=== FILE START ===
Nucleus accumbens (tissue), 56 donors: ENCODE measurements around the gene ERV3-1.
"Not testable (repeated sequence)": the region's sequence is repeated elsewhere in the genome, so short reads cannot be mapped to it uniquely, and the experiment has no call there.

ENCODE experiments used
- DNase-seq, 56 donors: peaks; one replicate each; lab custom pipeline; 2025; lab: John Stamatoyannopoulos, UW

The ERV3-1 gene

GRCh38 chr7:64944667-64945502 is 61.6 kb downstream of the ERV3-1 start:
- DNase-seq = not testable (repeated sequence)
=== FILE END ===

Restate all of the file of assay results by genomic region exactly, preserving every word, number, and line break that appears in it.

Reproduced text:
Nucleus accumbens (tissue), 56 donors: ENCODE measurements around the gene ERV3-1.
"Not testable (repeated sequence)": the region's sequence is repeated elsewhere in the genome, so short reads cannot be mapped to it uniquely, and the experiment has no call there.

ENCODE experiments used
- DNase-seq, 56 donors: peaks; one replicate each; lab custom pipeline; 2025; lab: John Stamatoyannopoulos, UW

The ERV3-1 gene

GRCh38 chr7:64944667-64945502 is 61.6 kb downstream of the ERV3-1 start:
- DNase-seq = not testable (repeated sequence)